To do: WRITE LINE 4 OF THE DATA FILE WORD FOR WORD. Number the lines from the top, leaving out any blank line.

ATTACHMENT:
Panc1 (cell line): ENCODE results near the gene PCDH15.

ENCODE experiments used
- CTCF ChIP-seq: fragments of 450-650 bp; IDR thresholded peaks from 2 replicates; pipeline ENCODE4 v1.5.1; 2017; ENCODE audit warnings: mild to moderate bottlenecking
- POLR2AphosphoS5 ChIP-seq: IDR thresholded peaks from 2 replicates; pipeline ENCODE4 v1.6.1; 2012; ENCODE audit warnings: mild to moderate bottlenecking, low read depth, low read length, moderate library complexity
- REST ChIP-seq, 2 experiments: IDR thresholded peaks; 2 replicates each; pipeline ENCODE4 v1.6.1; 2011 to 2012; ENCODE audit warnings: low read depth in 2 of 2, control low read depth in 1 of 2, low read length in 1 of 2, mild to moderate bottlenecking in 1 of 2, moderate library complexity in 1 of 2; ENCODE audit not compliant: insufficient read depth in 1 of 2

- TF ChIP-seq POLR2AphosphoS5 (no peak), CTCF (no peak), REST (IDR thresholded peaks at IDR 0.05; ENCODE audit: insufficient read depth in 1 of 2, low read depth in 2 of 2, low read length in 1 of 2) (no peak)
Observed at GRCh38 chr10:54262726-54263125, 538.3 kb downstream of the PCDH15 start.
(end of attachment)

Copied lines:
- POLR2AphosphoS5 ChIP-seq: IDR thresholded peaks from 2 replicates; pipeline ENCODE4 v1.6.1; 2012; ENCODE audit warnings: mild to moderate bottlenecking, low read depth, low read length, moderate library complexity